So, why are so many people–including me–having so much trouble with grains today?

I know already–and have written about these issues on this blog–that modern grain has been hybridized so that it contains new ingredients that mankind has not eaten before the early 1950s.  And, I know, too, from the work of Luise Light, which I have also written about here on this blog, that as a culture we eat way, way, way too many grains every day.  (Light’s panel of scientists recommend 2 to 3 servings, with 2 servings for women and 3 for very big men, and a serving being 1/2 cup, which translates to ONE piece of toast.)

But Adarova surfaces additional reasons why “modern” bread is a problem:

Modern bread sold at the stores can hardly be called “bread” at all.  A quickly risen product of the instant gratification age, made from genetically altered grains in order to yield higher and faster crops, grown in poor soils, stripped of any nutrients and full of harmful additives, is a far cry from the food that nurtured thousands of generations.

Ancient peoples fermented grains to remove phytic acid–which grains used to avoid being eaten and which prevent proper absorption of nutrients in humans:

Preparation of traditional Russian sourdough bread was a complicated art and science.  Dough had to be fermented only in oak barrels using a triple leavening process.  The dough was considered a living substance, almost a creature, hence during the leavening and baking it was prohibited to curse or act aggressively–an action thought to negatively affect the rising process.

Fermenting and sprouting both increase the nutrient load in the grain–and these ancient peoples used both methods.

And here’s new information I had not really considered before:  our modern diet of processed food does not properly feed our gut flora and fauna–which makes it really hard to digest bread/grains:

“An apple a day” is the new health recommendation picked up by the Russians, who in ancient ties normally reserved apples for cattle and horses in the bad harvest years; the older recommendation was “a glass of kefir a day.”  Besides genetics, which is an architectural blueprint, the second most important thing we inherit is our parents’ shared microflora.

Since ancient times Slavic people considered the abdomen as the epicenter of the mystery of life.  the word “abdomen” and “life” are synonyms in the Russian language.

Ancient Slavs knew that gut flora can either be your friend or your foe.  They knew that flora could be transferred and could quickly turn pathogenic if handled incorrectly.  Kissing strangers was prohibited and has never been used as a greeting.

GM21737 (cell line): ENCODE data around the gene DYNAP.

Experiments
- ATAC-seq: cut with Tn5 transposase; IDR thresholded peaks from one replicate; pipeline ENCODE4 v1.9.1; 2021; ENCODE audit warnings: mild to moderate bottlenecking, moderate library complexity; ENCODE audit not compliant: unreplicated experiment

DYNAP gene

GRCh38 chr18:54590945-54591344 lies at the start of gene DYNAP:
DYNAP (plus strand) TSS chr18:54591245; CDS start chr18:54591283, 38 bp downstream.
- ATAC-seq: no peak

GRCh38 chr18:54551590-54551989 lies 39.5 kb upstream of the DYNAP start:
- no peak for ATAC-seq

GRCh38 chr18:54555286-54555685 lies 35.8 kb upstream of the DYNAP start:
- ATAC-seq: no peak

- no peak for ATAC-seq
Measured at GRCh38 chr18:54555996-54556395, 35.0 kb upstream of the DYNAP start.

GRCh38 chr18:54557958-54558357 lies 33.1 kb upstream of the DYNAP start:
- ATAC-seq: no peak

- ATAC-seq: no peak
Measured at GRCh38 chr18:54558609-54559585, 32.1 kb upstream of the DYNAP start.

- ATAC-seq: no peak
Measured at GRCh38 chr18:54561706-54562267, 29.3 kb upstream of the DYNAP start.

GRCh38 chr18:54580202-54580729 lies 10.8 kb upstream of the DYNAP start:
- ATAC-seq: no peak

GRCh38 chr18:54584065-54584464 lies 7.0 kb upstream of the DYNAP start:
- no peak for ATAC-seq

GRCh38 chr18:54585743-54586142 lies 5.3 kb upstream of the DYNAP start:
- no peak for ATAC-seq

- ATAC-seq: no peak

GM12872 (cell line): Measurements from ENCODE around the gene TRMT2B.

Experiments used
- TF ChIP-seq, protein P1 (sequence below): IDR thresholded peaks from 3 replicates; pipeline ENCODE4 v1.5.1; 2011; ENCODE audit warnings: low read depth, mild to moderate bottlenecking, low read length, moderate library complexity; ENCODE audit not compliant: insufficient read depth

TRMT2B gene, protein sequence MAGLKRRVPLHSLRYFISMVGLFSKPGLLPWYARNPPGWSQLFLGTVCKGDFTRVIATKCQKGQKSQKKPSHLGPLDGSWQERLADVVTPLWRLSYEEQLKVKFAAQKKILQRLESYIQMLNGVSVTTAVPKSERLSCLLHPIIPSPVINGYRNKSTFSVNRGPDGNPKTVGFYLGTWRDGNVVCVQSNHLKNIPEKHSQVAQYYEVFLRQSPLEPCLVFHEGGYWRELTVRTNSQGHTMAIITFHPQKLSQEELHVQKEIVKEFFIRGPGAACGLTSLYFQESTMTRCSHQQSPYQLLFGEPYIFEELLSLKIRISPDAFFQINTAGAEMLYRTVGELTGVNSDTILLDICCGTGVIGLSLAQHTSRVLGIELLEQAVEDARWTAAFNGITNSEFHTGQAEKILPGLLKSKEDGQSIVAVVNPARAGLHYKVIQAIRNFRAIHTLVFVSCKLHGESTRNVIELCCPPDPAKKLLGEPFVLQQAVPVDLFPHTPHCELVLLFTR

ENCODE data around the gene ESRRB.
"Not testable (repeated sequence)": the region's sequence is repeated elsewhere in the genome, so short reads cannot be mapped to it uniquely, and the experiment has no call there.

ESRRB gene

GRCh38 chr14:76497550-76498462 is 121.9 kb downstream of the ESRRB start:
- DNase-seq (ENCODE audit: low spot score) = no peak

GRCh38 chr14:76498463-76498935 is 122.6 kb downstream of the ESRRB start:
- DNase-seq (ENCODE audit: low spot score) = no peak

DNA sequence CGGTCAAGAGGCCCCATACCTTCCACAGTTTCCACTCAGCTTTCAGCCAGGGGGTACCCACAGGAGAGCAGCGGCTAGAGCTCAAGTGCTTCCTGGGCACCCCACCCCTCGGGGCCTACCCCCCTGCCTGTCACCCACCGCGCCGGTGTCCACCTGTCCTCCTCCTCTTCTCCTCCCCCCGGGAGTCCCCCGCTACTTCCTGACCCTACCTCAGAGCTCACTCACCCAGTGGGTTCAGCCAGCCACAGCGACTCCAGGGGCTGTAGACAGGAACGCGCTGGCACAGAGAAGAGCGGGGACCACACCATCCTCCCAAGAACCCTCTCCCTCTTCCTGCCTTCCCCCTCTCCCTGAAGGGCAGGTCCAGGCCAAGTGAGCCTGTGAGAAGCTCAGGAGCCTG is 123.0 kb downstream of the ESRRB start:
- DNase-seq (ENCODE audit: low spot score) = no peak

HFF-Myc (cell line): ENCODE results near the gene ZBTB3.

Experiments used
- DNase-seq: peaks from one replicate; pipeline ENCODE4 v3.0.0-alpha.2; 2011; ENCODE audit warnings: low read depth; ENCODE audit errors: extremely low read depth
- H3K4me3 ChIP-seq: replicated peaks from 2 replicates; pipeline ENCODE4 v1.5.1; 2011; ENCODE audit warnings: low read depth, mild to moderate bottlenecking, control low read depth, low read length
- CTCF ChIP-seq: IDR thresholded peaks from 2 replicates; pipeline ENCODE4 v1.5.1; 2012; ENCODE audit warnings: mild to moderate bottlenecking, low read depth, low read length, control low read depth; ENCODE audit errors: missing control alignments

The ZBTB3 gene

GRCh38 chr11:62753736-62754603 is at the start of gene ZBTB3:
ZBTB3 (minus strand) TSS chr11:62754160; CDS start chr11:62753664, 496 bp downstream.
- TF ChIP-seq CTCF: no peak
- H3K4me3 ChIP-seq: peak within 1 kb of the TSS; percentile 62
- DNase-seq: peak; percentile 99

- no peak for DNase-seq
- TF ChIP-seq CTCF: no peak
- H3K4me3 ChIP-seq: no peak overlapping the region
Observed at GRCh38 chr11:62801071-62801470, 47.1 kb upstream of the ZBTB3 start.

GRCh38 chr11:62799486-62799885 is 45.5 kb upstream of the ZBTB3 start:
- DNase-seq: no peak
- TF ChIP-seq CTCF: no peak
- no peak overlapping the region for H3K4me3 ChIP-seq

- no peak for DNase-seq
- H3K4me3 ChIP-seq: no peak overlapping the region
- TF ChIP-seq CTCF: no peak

Adarova notes that the “old rules” mandated that one eat animal fat with grains:  ” `You can not spoil kasha with too much gutter’ is an old Russian saying, hinting at the importance of this ingredient in grain consumption.  Russian sourdough was always consumed with a thick lalyer of butter, a widespread tradition in other parts of Europe as well.  Animal fats lubricate the gut protecting it from fiber damage while maximizing the absorption of fat-soluble nutrients” (36).

Finally Adarova points to the detoxifying effect of consuming clay and notes that a number of European bread recipes (Italy, Sweden) call for the addition of clay.  Apparently, ancient grain storage involved clay-lined and clay-sealed pits that kept grains viable for a hundred years.

Here’s the url if you want to read the whole of this very interesting article:   http://www.westonaprice.org/traditional-diets/northern-roots-of-the-ancient-grains

 

PS:  The nightly “news” I watched last night–to see our local weather–contained a story about how doctors were recommending MORE FIBER.  Please take a look at my Mainely Tipping Points essays on added fiber.  Too much fiber is a real problem and most of us get plenty of fiber already.  Too much fiber causes constipation…  And the types of fiber recommended are really hard on the body.

 

 

Books, Documentaries, Reviews: Sally Fallon Morell’s Thumbs Down Review of Robb Wolf’s THE PALEO SOLUTION

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Books, Documentaries, Reviews:  January 28, 2014

Sally Fallon Morell’s Thumbs Down Review

of

Robb Wolf’s THE PALEO SOLUTION:  THE ORIGINAL HUMAN DIET

 

In the fall 2013, in Wise Traditions, the journal of The Weston A. Price Foundation, Sally Fallon Morell gives Robb Wolf’s version of the Paleo diet a THUMBS DOWN.

Why?

Here’s Morel’s summation:

The fact is, while The Paleo Solution diet contains plenty of meat, it is just another version of food puritanism–a diet so lean, dry and deficient that it is impossible to follow and bound to lead to health problems.  No “paleolithic” or traditional culture ever ate this way, and we shouldn’t either.”

One problem Morell has is that Wolf, while saying that saturated fat has been demonized, stresses monounsaturated fats and LEAN meat–which can lead to something called “rabbit starvation“–characterized by, writes Morell, “muscle wasting, lethargy, diarrhea and eventually death if one relied too heavily on lean game animals such as rabbits”–which is what Morell claims Wolf’s diet does.  

Morell notes that Artic explorer Vilhjalmur Stefansson, who described rabbit starvation, noted that “primative peoples never ate lean meat”:  “according to Stefansson, the diet of the Eskimo and North American Indian did not exceed 20 percent protein, with the remaining 80 percent of calories, as fat.”  (Wolf cites Stefansson’s work.)